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Some believe the Church is the Bride of Christ. Yet that term is never used in the New Testament. In Revelation the bride who is the wife of the Lamb is used (DRA):

And there came one of the seven angels, who had the vials full of the seven last plagues, and spoke with me, saying: Come, and I will shew thee the bride, the wife of the Lamb. (Rev 21:9)

Obviously Jesus Christ is the Lamb, but John's calling of Him as "The Lamb" seems to be referring to Him as John the Baptist did and is looking at the day when Israel is married to Christ. This would explain why John also refers to the bride as "the wife." 1

Paul states the Church is the Body of Christ (Romans 7:4, 12:5, 1 Corinthians 12:27) and in Ephesians seems to make the same statement using the analogy of marriage:

Being subject one to another, in the fear of Christ. Let women be subject to their husbands, as to the Lord: Because the husband is the head of the wife, as Christ is the head of the church. He is the saviour of his body. Therefore as the church is subject to Christ, so also let the wives be to their husbands in all things. (Ephesians 5:21-24)

According to Roman Catholicism is Paul's example of marriage in Ephesians the basis for the Bride of Christ and if so is the Church both the Body and the Bride of Christ?


1. If Revelation is used as the basis for the term "Bride of Christ" it is incomplete. If Christ replaces the Lamb, the correct term would be "The Bride, the Wife of the Lamb." Since John is purposeful to include both terms, his purpose should be preserved.

closed as primarily opinion-based by Flimzy, Lee Woofenden, Nathaniel, Dan, KorvinStarmast Jan 17 '17 at 2:36

Many good questions generate some degree of opinion based on expert experience, but answers to this question will tend to be almost entirely based on opinions, rather than facts, references, or specific expertise. If this question can be reworded to fit the rules in the help center, please edit the question.

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    As you know, to be in scope the question must ask for the teaching of a particular denomination or limited group of Christians. Do you want the teaching of the Catholic Church, or perhaps the Lutheran Church on this? As it stands, this looks like a 'Truth' question and is open to a wide range of opinions. – Dick Harfield Jan 16 '17 at 20:46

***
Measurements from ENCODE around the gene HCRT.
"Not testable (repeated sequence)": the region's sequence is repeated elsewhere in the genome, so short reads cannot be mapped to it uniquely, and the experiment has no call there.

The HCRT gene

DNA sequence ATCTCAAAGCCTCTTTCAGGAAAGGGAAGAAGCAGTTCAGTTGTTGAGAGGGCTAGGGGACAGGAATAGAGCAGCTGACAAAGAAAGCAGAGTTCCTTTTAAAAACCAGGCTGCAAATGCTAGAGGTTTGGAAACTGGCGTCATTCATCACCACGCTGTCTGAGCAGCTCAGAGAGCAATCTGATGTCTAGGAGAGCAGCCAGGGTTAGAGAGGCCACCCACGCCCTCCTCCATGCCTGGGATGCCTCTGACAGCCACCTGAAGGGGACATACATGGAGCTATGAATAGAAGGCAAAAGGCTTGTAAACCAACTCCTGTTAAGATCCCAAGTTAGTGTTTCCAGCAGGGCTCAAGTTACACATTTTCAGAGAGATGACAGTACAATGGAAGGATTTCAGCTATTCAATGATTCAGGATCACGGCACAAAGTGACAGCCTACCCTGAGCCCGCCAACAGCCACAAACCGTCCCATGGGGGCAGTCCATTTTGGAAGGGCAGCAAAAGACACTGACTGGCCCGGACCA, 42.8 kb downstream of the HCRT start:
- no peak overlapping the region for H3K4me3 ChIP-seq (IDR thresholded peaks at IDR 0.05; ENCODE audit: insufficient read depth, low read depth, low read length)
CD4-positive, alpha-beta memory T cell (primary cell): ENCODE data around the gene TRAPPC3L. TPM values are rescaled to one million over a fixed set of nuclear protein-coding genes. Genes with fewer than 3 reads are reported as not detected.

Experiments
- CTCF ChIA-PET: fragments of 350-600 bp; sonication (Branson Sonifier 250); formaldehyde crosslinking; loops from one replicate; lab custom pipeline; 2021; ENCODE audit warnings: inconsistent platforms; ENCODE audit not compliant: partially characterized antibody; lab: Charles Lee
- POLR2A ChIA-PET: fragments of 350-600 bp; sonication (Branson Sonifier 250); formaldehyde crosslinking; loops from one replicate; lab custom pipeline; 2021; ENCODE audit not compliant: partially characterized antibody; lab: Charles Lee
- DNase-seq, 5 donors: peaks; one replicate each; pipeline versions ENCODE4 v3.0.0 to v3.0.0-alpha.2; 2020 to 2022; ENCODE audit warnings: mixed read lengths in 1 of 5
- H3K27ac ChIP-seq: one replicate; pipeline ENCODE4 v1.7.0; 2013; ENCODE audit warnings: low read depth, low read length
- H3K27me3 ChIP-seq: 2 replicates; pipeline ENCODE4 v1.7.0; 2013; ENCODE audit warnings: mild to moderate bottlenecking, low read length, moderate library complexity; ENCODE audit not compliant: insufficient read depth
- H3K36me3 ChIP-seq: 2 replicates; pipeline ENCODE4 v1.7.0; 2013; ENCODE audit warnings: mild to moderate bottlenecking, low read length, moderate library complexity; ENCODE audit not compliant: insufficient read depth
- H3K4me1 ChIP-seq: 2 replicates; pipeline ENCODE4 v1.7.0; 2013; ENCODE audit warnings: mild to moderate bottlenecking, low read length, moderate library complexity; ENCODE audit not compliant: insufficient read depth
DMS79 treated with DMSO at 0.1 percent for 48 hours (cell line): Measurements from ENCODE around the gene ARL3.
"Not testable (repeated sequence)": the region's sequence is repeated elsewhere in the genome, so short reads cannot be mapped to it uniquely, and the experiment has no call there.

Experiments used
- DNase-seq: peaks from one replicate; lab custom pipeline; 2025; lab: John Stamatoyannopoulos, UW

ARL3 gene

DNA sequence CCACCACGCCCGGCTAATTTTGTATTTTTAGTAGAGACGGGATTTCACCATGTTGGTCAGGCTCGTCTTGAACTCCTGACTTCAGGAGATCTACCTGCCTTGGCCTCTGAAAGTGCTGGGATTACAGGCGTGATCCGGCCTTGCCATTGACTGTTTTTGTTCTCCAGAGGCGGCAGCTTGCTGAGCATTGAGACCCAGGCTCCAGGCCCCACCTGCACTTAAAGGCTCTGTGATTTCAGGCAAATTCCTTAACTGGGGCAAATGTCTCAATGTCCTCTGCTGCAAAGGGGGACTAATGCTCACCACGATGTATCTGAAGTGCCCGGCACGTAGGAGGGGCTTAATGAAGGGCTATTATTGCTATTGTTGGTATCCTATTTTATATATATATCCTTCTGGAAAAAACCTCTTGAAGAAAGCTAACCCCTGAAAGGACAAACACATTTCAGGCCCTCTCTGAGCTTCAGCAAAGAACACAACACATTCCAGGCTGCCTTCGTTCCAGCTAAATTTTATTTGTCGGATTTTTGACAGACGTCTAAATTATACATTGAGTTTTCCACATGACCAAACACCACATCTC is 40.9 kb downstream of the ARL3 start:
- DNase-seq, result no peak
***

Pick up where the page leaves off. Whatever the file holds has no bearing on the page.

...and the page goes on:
• @DickHarfield Thank you for pointing that out. I have adjusted the question accordingly. – Revelation Lad Jan 16 '17 at 21:53
  • Now that you have specified a particular denomination, I happily retract my close vote. – Dick Harfield Jan 16 '17 at 22:04
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    This seems, at least on the surface, quite similar to another question: According to Catholicism, is the Body of Christ the same as the Bride of Christ? Perhaps you could explain how yours is different, or how the answers there (particularly Andrew Leach's) don't answer your question? – Nathaniel Jan 16 '17 at 23:23
  • This is NOT an opinion based question. If I wasn't eating chickens wings with one hand and typing with the other. I would be more specific. Ephesians; the Body of Christ, how, and why. Romans 7: 1-4 or maybe up to 5. the Church is the bride of Christ, and to deliverance from the curse of the law, impossible to ignore. Both appellations of the church are accurate and relevant to critical Christian doctrine. Seriously? can the Apostle be clearer? – Abstraction is everything. Jan 17 '17 at 11:20
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I think the big 3 (Roman Catholicism, Eastern Orthodoxy, and Protestantism) generally teach that both the images of the Church as the bride and body of Christ are both valid and instructive. Here is a statement from a Greek Orthodox church (The Church: Procedures for Becoming a Member of the Orthodox Christian Church):

The close association between Christ and His Church is reflected in the images from the Scriptures which declare that Christ is the Head and the Church is His Body, and that Christ is the Bridegroom and the Church is His bride. These images express the reality that the Church does not exist independently from Christ.

The image of the Church as the body of Christ is fulfilled as the Church does the will of Christ in the world. The Church carries out the instructions of Our Lord as the members of a body do what the head commands (at least this is what is supposed to happen).

The reality of the Church as the bride of Christ is fulfilled in the Eucharist as the members assemble and partake of the body and blood of the Lord.

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    Unfortunately, this answer is too broad because it covers most of Christianity, not just the Catholic Church as the OP has now clarified. Do you think you could amend it to focus on the teaching of the RCC? – Dick Harfield Jan 16 '17 at 22:03
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    "...this answer is too broad because it covers most of Christianity..." Should we avoid the attempt to gain the broadest consensus? Do the few outweigh the majority, in terms of clarifying a Christian perspective? This makes no sense to me. I think 'covering most' of Christianity should be ideal, or even half & half. I don't understand your logic here @DickHarfield. I do see an advantage in the case, being that one affiliation, greatly simplifies the search criteria. How about--What do the Patristics say, it takes work to find and synthesize the majority. It is the best evidence. – Abstraction is everything. Jan 17 '17 at 12:25

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